Non-Aligned Movement’s Firm Stand against Defamation of Religion

Defamation of religion is an issue that has been repeatedly addressed by NAM member states o in the United Nations (UN) as well as the NAM summits and declaration. Several non-binding resolutions, initiated by NAM member States have been voted on and accepted by the UN condemning “defamation of religion”. NAM leaders have reaffirmed their strong belief in the need to stress moderation of all religions and beliefs and to promote understanding through dialogue within and across religions. In this connection, the movement has been deeply alarmed at the rising trends of discriminatory national laws and policies adopted and exercised against any religion, stigmatizing groups of people on the basis of religions under variety of pretexts relating to security and illegal immigration, particularly people from certain ethnicities and religious minorities following the events of 11 September 2001.
The voting pattern on the UN Defamation Resolution reveals that a clear majority of states in the world support the value of combating defamation of religions. In 2006, 58% member states of the United Nations (192 states) voted for the Resolution, 28% opposed it, and 14% were non-committed. Most members of the NAM supported the Defamation Resolution; and, perhaps as importantly, not a single NAM member opposed it. This voting pattern emerges from a shared understanding in NAM that defamation of religions is being wrongly justified on the ground of the right to freedom of expression.
The Ministerial Meeting on Human Rights and Cultural Diversity of the Movement of Non-Aligned Countries, held in Tehran on 3 and 4 September 2007, underlined the importance of increasing contacts at all levels in order to deepen dialogue and reinforce understanding among different cultures, religions, beliefs and civilizations, and was vocal in condemning defamation of religion in any form . The outcome of the meeting was acknowledged by the UN General Assembly in its resolution 62/154 dealing with the subject of Combating defamation of religions
The final document of the 2012 Tehran Declaration explicitly mentions about the movement’s emphasis that everyone has the right to hold opinions without interference and the right to freedom of expression, and that exercise of these rights carries with it special duties and responsibilities and may therefore be subject to limitations as are provided for by law and are necessary for respect of the rights and reputations of others, protection of national security or of public order, public health or morals. The Tehran Declaration further states the importance of promoting full respect of all religions and cultures among all States, with a view to promoting and ensuring the full enjoyment of the right to freedom of expression while preventing abuses and incitement to religious hatred that could contribute to undermining the ongoing efforts to foster a culture of peace based on mutual respect and tolerance among religions, cultures and civilizations, as provided for in the international human rights instruments to which States are parties.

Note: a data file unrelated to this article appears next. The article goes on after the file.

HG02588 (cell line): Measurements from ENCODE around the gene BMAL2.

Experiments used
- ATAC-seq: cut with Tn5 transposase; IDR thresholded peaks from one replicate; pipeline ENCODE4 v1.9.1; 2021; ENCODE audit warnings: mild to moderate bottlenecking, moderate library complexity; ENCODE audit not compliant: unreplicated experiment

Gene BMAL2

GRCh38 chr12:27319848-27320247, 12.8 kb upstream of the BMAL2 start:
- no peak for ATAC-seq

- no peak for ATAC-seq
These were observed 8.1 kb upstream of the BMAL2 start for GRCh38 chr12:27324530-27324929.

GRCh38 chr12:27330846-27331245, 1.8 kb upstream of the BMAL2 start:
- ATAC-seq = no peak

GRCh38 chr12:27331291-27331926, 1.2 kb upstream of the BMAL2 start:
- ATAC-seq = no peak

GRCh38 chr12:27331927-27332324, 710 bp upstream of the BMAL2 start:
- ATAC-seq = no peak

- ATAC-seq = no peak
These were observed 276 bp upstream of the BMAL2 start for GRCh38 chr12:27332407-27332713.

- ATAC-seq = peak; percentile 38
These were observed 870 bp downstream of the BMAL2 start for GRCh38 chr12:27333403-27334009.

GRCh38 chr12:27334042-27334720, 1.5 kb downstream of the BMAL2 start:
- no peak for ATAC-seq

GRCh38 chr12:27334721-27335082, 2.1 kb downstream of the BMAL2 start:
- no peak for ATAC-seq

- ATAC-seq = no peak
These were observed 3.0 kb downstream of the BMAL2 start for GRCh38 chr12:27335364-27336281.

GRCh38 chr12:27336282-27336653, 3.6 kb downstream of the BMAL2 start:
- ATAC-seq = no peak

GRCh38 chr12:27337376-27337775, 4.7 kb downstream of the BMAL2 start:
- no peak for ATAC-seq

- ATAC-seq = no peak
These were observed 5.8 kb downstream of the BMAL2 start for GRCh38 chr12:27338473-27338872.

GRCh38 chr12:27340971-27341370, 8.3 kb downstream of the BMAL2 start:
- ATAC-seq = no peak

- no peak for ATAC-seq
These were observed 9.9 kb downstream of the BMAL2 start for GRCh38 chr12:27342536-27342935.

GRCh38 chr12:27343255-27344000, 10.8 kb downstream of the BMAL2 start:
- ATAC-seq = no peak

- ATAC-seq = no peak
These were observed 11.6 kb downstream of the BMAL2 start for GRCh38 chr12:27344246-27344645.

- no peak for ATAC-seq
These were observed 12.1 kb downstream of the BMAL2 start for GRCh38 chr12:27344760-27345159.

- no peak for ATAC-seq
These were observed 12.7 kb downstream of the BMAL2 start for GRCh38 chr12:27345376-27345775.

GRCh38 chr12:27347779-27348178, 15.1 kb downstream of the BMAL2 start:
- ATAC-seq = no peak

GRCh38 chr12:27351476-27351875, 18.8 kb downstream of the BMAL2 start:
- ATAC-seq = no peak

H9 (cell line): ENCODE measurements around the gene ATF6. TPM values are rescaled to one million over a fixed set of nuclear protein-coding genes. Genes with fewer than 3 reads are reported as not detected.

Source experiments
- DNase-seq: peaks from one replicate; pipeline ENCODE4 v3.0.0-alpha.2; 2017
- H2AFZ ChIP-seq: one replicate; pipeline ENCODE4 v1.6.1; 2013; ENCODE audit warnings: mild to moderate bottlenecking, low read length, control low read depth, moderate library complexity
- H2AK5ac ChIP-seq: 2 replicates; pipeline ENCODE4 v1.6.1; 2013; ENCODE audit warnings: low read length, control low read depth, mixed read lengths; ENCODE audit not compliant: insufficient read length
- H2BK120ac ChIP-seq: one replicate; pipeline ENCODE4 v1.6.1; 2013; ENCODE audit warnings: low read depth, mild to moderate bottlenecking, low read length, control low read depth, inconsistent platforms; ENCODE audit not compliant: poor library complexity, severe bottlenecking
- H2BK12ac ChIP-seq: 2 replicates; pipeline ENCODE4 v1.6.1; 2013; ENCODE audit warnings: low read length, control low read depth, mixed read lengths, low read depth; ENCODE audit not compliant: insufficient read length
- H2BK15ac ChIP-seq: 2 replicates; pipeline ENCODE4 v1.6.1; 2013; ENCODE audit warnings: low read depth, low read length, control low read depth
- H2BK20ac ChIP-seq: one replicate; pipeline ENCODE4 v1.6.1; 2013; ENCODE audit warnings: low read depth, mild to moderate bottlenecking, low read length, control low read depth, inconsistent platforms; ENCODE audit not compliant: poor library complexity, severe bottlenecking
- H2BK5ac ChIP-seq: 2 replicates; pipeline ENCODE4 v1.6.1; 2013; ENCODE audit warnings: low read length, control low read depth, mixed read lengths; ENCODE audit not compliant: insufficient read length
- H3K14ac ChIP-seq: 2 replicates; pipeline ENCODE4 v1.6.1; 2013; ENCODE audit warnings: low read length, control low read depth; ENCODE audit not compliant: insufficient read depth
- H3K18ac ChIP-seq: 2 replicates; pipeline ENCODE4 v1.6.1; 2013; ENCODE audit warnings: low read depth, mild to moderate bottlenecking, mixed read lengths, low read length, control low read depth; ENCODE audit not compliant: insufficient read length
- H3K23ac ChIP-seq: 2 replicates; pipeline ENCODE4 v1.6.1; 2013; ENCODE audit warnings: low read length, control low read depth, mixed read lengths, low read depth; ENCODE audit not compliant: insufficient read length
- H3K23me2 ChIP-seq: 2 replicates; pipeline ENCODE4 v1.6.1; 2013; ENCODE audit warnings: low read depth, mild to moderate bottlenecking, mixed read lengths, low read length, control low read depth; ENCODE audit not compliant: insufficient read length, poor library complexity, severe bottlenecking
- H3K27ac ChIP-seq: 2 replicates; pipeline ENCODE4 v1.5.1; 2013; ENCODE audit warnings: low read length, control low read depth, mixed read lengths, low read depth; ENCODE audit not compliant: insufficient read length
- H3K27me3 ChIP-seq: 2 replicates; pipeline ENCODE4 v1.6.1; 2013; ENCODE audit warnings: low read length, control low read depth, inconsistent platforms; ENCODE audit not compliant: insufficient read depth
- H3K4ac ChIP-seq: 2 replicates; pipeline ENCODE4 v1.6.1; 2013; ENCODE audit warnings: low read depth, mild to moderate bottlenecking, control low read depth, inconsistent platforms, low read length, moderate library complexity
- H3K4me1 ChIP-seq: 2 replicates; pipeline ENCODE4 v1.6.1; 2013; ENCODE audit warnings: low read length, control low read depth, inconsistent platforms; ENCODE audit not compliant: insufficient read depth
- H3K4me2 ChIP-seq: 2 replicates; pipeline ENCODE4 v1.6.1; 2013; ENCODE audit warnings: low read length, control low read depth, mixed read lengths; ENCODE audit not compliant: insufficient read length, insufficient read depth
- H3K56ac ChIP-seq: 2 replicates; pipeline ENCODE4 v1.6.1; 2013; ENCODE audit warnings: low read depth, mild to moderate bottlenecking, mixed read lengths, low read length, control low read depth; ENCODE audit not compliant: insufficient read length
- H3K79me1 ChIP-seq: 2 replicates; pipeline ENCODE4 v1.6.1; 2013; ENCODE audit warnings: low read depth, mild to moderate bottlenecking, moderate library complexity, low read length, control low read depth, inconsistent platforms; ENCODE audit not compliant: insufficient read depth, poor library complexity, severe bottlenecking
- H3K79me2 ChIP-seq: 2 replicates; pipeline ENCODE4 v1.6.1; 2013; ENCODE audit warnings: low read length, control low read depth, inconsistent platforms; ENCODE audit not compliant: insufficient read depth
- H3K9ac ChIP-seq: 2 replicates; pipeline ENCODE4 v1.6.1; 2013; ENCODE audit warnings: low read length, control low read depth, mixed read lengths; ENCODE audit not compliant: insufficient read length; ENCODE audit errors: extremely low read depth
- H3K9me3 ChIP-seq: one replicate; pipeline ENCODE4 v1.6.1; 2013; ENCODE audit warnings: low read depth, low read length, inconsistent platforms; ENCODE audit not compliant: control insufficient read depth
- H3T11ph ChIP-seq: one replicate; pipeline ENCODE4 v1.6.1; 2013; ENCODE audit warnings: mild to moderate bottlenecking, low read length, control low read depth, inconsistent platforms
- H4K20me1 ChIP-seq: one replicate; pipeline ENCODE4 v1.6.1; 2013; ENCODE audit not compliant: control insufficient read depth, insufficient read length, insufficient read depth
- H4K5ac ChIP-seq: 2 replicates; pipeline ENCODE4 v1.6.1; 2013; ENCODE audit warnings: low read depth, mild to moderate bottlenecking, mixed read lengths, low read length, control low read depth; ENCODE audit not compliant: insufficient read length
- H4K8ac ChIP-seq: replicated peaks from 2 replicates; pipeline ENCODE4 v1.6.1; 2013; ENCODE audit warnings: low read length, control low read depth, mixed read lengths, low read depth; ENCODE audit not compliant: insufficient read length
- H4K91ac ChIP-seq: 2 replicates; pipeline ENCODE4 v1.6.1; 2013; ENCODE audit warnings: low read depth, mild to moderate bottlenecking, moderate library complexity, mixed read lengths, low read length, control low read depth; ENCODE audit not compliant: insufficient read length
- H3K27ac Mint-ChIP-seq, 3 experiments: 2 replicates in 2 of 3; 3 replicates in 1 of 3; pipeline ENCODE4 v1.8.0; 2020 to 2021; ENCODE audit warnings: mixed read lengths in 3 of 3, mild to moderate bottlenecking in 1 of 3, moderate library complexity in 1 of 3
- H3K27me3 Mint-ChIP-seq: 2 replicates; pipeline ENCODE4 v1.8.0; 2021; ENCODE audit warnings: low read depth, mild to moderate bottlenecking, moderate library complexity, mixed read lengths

The movement has expressed concerns at the negative stereotyping of religions, insults to and defamation of religious personalities, holy books, scriptures and symbols, which impede the enjoyment of human rights including the right to worship and manifest religion without fear of coercion, violence or reprisal.
The Algiers Declaration of 2014 deplored all acts of ideological and physical violence and assaults, and incitements thereto, against persons on the basis of their religion or belief, and those acts directed against the holy symbols, sites or places of worship of all religions, and underlined the need to address these disturbing instances through appropriate measures at the national and international level, including legal measures, to provide adequate protection against acts of religious hatred that constitute incitement to discrimination, hostility or violence resulting from defamation of religions in conformity with existing instruments of international law.
Thus, NAM recognizes the importance of respect and understanding for religious and cultural diversity throughout the world, of choosing negotiations over confrontation and of working together and not against each other. Towards this end, the movement welcomes all initiatives to promote tolerance and respect for religious and cultural diversity and the universal promotion and protection of all human rights and fundamental freedoms, including the freedom of religion or belief. The Movemet has stood firm against any attempt to defame any religion and the elimination of all forms of discrimination based on religion or belief.

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